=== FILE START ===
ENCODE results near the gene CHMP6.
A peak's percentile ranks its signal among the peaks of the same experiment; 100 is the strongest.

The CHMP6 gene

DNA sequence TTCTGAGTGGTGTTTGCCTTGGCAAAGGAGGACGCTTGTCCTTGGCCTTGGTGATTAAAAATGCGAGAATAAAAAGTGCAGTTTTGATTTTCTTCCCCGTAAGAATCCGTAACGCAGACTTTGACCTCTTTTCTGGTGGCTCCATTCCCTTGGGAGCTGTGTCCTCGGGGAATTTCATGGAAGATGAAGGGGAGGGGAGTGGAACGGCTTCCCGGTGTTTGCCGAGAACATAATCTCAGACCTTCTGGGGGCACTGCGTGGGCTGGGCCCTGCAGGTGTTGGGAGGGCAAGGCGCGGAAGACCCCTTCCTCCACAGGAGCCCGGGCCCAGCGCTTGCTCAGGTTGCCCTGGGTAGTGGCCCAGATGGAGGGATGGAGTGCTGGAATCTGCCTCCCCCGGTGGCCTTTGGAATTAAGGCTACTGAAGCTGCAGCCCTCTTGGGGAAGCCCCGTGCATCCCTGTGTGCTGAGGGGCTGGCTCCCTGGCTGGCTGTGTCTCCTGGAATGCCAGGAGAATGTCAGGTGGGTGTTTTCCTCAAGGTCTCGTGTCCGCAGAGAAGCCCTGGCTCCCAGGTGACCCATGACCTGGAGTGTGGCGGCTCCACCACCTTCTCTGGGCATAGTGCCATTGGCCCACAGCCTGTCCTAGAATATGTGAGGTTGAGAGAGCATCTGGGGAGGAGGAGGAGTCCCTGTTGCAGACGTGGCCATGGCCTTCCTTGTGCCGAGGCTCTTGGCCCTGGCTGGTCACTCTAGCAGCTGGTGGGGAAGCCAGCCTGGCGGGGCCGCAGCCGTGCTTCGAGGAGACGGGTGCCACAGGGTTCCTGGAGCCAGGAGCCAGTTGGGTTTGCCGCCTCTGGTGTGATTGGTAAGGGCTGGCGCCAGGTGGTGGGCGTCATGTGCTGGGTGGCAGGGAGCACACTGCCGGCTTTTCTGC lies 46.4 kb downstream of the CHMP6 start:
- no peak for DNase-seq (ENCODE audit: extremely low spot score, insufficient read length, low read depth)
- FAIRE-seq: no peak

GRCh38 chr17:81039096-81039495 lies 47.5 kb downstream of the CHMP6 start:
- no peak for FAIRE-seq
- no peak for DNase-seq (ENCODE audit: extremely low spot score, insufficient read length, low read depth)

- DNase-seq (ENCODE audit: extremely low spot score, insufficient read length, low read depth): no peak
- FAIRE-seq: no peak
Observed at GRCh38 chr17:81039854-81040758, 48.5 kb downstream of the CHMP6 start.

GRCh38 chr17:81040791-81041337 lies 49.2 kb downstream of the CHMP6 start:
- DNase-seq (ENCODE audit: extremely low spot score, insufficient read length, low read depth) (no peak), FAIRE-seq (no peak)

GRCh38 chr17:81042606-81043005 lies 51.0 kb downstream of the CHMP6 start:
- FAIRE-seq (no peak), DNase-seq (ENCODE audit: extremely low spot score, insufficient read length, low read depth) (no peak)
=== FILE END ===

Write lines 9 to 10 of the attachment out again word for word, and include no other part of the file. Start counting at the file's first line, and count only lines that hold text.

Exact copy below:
- no peak for DNase-seq (ENCODE audit: extremely low spot score, insufficient read length, low read depth)

- DNase-seq (ENCODE audit: extremely low spot score, insufficient read length, low read depth): no peak